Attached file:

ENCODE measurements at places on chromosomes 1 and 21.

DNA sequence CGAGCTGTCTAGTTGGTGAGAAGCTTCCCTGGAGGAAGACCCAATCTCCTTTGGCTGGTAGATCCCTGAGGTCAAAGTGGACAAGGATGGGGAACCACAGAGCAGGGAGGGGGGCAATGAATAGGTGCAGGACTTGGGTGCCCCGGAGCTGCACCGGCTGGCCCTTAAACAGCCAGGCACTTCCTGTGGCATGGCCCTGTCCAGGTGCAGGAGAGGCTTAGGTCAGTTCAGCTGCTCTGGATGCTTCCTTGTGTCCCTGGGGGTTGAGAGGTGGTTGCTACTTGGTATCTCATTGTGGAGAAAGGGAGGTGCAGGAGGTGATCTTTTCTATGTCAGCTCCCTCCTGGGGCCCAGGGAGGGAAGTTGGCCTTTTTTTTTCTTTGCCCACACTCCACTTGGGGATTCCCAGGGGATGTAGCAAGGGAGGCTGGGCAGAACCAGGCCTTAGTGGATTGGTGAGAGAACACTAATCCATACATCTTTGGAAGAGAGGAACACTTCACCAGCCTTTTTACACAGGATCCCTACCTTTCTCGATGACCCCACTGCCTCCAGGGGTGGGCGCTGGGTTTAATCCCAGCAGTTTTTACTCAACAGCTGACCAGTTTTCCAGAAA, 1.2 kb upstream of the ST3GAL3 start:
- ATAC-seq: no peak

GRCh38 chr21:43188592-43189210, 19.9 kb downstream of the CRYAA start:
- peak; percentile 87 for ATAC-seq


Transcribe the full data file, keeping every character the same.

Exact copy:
ENCODE measurements at places on chromosomes 1 and 21.

DNA sequence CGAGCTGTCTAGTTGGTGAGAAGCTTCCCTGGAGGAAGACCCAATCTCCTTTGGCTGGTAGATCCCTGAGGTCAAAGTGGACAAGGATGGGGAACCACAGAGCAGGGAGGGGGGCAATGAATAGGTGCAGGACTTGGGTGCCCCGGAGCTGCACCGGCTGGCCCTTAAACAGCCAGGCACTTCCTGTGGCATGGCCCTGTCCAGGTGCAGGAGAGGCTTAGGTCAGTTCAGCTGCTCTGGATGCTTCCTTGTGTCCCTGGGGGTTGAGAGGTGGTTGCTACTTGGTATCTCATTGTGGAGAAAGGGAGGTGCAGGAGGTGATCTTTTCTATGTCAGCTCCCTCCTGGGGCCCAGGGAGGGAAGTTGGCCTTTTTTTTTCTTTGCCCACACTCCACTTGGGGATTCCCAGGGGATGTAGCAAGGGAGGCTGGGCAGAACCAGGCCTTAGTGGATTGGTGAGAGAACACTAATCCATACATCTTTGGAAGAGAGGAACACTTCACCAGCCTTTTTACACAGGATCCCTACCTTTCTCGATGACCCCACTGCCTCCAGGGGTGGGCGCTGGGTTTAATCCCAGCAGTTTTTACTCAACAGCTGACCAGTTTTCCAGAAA, 1.2 kb upstream of the ST3GAL3 start:
- ATAC-seq: no peak

GRCh38 chr21:43188592-43189210, 19.9 kb downstream of the CRYAA start:
- peak; percentile 87 for ATAC-seq